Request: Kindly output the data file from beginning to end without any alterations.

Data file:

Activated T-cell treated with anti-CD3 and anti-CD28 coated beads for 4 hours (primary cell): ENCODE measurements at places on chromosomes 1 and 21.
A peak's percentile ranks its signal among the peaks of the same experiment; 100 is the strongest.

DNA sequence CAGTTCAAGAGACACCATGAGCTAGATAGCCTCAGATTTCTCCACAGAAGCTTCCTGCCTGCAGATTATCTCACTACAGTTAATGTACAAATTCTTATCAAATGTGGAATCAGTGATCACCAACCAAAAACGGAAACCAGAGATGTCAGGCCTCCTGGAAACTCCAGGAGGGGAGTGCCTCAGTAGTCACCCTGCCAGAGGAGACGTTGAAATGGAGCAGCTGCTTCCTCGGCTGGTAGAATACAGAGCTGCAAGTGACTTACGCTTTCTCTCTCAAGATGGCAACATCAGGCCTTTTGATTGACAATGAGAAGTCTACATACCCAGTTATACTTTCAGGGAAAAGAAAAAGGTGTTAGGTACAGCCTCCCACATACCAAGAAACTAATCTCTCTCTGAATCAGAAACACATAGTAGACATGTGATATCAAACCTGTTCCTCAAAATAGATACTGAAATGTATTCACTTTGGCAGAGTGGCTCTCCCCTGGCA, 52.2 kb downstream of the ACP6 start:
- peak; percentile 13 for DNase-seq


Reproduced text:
Activated T-cell treated with anti-CD3 and anti-CD28 coated beads for 4 hours (primary cell): ENCODE measurements at places on chromosomes 1 and 21.
A peak's percentile ranks its signal among the peaks of the same experiment; 100 is the strongest.

DNA sequence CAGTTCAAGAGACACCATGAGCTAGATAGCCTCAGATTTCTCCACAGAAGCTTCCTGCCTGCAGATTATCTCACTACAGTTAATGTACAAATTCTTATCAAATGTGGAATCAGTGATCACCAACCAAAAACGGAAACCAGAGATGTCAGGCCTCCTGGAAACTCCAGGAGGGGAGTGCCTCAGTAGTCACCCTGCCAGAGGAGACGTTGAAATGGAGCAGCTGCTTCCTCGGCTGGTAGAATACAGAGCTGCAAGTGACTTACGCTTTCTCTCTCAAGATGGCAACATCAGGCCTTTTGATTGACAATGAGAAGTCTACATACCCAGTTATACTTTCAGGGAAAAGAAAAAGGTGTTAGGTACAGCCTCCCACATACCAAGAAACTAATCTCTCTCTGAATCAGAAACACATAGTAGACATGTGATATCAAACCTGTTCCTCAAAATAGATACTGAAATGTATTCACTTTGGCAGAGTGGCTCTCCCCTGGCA, 52.2 kb downstream of the ACP6 start:
- peak; percentile 13 for DNase-seq